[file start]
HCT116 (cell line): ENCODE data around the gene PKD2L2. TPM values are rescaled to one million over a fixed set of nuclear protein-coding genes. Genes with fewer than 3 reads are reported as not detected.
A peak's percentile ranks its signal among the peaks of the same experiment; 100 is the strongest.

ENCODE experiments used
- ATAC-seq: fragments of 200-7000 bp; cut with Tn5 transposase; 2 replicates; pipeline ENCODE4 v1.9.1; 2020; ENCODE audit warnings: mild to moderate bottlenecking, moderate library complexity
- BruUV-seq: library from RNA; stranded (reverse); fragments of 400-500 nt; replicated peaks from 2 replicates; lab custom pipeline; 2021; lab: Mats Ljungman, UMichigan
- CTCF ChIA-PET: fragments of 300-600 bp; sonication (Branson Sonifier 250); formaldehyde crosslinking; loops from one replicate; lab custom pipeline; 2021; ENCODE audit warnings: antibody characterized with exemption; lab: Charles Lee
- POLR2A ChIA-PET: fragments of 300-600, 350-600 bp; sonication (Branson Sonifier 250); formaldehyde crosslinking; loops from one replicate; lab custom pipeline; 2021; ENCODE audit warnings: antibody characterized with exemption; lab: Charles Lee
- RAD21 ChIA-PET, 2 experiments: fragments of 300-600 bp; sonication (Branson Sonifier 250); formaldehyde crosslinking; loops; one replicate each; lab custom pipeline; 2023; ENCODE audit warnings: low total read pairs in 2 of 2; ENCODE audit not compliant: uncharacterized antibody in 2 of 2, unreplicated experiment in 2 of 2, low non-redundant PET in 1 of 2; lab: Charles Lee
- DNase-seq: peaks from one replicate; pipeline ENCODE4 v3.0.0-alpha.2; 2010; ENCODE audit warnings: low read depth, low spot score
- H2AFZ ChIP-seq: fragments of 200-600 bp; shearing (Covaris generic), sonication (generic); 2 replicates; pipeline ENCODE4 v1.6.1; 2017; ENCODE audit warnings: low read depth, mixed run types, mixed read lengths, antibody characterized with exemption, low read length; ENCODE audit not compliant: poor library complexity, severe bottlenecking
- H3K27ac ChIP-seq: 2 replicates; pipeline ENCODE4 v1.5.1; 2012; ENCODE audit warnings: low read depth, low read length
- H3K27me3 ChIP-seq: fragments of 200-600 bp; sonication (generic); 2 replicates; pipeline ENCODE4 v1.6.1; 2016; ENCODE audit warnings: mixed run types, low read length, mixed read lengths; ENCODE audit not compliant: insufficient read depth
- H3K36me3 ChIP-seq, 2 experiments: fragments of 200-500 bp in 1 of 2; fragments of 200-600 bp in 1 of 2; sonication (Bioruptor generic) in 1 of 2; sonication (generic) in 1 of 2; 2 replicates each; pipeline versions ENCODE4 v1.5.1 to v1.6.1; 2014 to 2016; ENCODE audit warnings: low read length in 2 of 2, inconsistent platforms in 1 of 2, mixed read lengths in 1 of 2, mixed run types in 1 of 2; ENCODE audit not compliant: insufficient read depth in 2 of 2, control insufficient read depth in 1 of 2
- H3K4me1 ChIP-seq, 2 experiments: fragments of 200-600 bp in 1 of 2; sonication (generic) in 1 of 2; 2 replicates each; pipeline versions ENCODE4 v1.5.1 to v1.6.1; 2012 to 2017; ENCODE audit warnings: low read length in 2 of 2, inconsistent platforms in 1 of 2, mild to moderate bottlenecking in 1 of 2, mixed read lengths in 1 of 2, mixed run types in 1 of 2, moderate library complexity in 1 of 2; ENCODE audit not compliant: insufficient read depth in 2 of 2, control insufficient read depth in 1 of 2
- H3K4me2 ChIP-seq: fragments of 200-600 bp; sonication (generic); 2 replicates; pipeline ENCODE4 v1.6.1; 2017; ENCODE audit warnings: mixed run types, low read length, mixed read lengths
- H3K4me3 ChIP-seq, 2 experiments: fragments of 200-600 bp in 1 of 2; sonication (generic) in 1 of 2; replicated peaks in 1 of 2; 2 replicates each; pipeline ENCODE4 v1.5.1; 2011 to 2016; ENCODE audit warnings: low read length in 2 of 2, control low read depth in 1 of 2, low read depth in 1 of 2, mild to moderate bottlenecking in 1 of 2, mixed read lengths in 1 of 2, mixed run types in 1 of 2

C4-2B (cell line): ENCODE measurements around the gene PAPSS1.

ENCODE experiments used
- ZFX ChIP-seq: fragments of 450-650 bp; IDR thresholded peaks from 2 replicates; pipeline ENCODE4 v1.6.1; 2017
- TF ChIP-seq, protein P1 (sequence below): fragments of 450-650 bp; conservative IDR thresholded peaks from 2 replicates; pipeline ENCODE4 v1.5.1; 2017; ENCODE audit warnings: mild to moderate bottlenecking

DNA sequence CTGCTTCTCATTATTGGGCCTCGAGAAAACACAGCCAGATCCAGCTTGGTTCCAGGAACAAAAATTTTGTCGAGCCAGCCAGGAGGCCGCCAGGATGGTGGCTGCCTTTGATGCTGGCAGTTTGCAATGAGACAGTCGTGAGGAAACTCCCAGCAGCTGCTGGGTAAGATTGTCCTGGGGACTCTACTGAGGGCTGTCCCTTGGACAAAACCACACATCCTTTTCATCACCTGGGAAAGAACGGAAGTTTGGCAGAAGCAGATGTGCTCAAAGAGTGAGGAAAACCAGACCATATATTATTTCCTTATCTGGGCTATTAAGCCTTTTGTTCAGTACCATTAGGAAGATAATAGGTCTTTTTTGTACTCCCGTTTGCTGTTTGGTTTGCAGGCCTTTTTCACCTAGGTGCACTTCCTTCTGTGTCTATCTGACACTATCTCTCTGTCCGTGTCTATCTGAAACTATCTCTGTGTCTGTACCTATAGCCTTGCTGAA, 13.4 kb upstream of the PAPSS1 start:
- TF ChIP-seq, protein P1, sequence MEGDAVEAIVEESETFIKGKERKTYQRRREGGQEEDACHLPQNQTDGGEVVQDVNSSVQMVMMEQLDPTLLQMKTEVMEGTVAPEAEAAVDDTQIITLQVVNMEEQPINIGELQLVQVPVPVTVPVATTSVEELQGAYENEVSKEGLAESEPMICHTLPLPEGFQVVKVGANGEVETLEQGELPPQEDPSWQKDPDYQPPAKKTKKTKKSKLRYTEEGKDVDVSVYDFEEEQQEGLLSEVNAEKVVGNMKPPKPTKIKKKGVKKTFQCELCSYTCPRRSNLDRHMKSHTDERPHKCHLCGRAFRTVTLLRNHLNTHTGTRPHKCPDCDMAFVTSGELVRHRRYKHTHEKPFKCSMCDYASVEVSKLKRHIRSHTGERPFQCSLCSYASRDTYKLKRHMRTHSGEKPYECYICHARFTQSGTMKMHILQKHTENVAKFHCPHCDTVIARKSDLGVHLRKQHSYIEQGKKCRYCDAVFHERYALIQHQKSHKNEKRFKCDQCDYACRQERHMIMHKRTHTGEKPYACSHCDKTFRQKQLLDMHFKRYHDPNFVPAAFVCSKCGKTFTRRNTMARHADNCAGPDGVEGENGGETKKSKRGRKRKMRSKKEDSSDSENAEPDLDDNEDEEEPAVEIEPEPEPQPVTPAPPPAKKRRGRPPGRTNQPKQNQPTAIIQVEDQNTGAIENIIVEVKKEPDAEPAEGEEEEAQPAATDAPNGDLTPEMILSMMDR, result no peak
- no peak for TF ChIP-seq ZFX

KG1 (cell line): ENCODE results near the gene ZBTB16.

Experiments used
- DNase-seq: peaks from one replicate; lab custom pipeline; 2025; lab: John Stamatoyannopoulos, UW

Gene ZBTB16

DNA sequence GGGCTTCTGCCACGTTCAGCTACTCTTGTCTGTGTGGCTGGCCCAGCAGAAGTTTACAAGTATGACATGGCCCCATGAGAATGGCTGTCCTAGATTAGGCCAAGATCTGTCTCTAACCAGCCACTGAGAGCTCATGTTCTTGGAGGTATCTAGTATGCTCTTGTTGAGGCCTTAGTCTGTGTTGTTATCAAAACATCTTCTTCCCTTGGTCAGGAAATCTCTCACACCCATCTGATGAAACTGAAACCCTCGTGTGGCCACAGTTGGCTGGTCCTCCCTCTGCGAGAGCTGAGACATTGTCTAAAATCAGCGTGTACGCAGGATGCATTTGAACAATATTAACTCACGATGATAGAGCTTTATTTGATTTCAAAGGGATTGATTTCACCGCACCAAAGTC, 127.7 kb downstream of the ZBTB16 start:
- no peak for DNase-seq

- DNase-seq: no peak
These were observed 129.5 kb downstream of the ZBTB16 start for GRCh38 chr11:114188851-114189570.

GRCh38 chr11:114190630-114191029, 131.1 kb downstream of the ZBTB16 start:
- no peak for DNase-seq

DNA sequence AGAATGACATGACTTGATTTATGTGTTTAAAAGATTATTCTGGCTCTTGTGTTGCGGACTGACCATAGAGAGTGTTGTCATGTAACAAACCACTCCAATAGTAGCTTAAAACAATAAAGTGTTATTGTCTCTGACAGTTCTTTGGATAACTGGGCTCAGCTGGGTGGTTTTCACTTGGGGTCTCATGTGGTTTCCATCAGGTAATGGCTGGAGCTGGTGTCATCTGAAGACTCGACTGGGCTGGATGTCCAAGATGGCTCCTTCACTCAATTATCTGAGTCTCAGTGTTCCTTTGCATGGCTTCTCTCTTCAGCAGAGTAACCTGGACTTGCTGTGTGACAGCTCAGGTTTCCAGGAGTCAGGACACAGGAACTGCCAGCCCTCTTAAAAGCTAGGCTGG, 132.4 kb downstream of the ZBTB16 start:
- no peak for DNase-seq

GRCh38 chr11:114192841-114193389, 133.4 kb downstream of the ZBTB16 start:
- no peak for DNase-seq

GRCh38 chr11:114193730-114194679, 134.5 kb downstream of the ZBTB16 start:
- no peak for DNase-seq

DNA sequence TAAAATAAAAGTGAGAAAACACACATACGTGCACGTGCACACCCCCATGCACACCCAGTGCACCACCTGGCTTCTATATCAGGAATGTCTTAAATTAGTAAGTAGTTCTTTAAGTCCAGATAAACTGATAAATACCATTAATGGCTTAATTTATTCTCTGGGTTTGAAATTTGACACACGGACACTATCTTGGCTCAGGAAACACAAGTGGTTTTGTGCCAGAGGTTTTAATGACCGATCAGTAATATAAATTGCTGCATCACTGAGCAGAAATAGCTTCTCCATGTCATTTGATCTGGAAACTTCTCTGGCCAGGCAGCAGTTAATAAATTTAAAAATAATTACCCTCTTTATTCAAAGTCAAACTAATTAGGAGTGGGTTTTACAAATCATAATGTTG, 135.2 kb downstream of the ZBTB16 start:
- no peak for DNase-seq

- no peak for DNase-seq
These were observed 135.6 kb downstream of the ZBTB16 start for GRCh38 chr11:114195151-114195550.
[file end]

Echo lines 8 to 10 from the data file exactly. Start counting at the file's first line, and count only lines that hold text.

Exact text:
- RAD21 ChIA-PET, 2 experiments: fragments of 300-600 bp; sonication (Branson Sonifier 250); formaldehyde crosslinking; loops; one replicate each; lab custom pipeline; 2023; ENCODE audit warnings: low total read pairs in 2 of 2; ENCODE audit not compliant: uncharacterized antibody in 2 of 2, unreplicated experiment in 2 of 2, low non-redundant PET in 1 of 2; lab: Charles Lee
- DNase-seq: peaks from one replicate; pipeline ENCODE4 v3.0.0-alpha.2; 2010; ENCODE audit warnings: low read depth, low spot score
- H2AFZ ChIP-seq: fragments of 200-600 bp; shearing (Covaris generic), sonication (generic); 2 replicates; pipeline ENCODE4 v1.6.1; 2017; ENCODE audit warnings: low read depth, mixed run types, mixed read lengths, antibody characterized with exemption, low read length; ENCODE audit not compliant: poor library complexity, severe bottlenecking